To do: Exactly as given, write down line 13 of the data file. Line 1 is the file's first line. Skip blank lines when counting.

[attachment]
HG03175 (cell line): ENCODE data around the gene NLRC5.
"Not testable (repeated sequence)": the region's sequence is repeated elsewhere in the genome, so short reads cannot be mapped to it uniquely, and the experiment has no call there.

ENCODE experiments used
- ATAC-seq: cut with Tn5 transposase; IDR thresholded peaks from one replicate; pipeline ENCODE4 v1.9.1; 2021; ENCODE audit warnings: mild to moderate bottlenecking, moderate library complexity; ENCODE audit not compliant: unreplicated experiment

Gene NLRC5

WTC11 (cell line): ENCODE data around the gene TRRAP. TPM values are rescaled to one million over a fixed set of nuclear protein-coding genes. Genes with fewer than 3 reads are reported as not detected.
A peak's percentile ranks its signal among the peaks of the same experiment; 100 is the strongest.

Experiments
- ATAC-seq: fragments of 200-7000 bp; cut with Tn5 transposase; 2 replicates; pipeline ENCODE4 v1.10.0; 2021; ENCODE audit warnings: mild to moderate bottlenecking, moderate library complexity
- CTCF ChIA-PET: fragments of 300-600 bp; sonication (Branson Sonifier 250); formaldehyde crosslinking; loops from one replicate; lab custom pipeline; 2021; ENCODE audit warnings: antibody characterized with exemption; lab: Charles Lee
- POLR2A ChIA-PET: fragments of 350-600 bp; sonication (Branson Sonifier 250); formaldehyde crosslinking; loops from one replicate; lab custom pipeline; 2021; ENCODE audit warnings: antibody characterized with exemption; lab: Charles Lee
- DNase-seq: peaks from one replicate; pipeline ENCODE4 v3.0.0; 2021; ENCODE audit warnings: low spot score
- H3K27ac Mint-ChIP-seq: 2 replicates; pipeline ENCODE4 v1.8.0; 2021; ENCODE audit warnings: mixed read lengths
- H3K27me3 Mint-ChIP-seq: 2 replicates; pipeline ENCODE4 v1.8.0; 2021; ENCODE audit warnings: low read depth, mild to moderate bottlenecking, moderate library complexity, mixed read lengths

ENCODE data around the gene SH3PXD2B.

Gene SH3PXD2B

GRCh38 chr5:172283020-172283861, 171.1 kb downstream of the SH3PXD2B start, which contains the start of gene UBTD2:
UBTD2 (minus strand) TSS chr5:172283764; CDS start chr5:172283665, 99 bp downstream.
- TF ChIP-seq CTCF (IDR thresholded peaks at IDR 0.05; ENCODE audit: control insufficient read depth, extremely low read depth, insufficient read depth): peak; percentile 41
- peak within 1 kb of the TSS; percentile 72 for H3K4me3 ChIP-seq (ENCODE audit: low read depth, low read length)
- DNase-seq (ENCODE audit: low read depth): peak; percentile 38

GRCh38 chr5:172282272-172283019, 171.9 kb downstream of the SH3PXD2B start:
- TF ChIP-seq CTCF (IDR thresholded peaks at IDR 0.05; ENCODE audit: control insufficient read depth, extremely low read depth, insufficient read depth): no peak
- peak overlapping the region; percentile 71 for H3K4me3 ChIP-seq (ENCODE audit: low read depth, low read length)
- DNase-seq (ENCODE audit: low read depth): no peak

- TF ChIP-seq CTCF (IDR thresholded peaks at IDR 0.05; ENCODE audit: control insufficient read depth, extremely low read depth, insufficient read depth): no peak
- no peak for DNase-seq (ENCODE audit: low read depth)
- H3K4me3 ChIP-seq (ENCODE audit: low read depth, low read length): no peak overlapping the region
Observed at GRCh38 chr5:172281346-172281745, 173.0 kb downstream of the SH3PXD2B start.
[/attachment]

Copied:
- H3K27ac Mint-ChIP-seq: 2 replicates; pipeline ENCODE4 v1.8.0; 2021; ENCODE audit warnings: mixed read lengths